Picture a reality contest, one which is home to the greatest crowds of all time. You know the kind: people crammed in lines long enough to challenge marathon distances, intense desperation and the most extreme form of competition today. However, in this contest, contestants are not segregated by any criteria in particular, and anyone can enter. Forced participation has even been witnessed before. There has never, in the history of all time, been a winner of this contest, and there probably never will be. What you have just imagined is another day at the Tirupati temple, which may be the most commercially extravagant shrine in the world.
The entire town is built solely around the temple, and for the first time I managed to explore a museum based on a place of worship. But these trivialities stand no match for the one aspect that drives such an attraction and is in itself a most fascinating instance of irony: the people and their attitude towards such a structure.
We line up at about 8 p.m. I notice the other contestants, physically no different than the common human but mentally prepared for any extremity. I don’t know what to expect myself. How different can this be from any other ‘darshan’? The lines fill up in a few seconds, and it starts. The atmosphere is initially calm: cheerful families chuckling at antics of their 3 year-olds, relaxed couples with countless layers of skin and bones that resemble twigs that look like their visit may be a break from the old age home. The line splits, people separated by the most common factor today: money. I hurriedly make my way, disregarding others and breaking any social niceties that previously separated me from the rest. The transformation has begun.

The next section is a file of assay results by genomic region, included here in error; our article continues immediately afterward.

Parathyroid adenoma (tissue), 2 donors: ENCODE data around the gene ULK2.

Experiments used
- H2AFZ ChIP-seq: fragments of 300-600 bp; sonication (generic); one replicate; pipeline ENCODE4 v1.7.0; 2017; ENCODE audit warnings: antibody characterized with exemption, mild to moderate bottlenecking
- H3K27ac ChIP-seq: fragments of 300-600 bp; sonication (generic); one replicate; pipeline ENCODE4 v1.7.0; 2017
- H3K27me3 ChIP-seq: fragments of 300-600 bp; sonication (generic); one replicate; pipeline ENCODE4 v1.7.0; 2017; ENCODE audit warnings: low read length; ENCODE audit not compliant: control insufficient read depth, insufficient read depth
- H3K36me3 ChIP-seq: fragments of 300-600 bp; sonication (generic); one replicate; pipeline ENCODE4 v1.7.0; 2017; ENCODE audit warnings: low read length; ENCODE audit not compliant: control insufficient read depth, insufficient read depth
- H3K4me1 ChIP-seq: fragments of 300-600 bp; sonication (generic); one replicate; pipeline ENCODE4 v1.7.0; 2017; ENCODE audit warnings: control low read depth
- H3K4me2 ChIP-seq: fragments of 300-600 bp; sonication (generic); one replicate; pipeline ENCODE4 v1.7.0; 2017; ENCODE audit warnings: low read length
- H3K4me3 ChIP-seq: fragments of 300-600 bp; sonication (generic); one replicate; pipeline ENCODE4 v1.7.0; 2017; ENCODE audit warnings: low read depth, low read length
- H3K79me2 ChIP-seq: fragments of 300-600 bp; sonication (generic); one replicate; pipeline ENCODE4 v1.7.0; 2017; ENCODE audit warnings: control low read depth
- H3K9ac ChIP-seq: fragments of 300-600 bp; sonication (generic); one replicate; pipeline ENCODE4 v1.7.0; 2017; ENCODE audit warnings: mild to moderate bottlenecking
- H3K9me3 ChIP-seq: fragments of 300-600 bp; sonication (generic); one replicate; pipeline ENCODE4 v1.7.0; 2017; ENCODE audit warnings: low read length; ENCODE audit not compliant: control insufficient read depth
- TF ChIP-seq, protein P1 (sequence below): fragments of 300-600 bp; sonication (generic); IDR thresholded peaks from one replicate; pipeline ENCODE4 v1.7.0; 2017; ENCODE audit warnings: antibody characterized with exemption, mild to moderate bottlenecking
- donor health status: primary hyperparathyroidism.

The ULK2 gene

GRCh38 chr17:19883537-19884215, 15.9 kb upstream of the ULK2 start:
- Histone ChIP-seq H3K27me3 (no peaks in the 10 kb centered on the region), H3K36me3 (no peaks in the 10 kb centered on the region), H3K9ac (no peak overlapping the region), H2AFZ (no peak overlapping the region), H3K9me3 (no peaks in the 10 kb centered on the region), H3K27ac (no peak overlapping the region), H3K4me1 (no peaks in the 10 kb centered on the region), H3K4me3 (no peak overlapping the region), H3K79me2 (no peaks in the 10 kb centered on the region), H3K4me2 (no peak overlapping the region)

After about 10 minutes of almost-jogging, we are packed into waiting rooms that have benches and televisions. This reminds me almost too distinctly of the waiting room at ICU’s in hospitals, where the concerned await with distress at the results; is their loved one going to make it? Strangely, this seemed very much like I was expecting such a verdict for God himself. The silent drone of voices and lack of movement spelled the calm before the storm, and anyone who hadn’t experienced this before could make out that something strange had filled the air, and the mood was in transition. Two men, wearing only white, expressionlessly walk toward the gate. So, the doctors have finally allowed us to visit the patient, I think. Then it begins: every one of the 100 ‘people’ around me mechanically makes their way through in such great force that nothing could have stopped them from reaching that gate. The locks open, bodies fly about, young ones are almost hurled in the air by parents who have retained a shred of emotion, but others don’t seem to care anymore. I look into one of their eyes expecting rage, and find happiness instead. This isn’t what lies in people’s eyes while they smile socially for a photograph. This is genuine joy, combined with barbaric physical actions. The very amalgamation of the two in authentic measure is enough to terrify. This mixture is the one that, when implemented, may point toward the final straw, the one that indicates the eventual lack of humanity in them.
As we finally make way to the main temple, chaos in its truest form ensues. I stand at the heart of worship, and in the duration of a single breath, I realize the agony of it all; the very followers of such a power trample his teachings on the way to attempting to reach out to him. I stand not at a source of joy, but one of destruction. We mourn our creator without realizing it in the slightest bit; he mourns his creation in complete knowledge of its pursuits. One doesn’t control everything it creates. Creation may also lead to annihilation.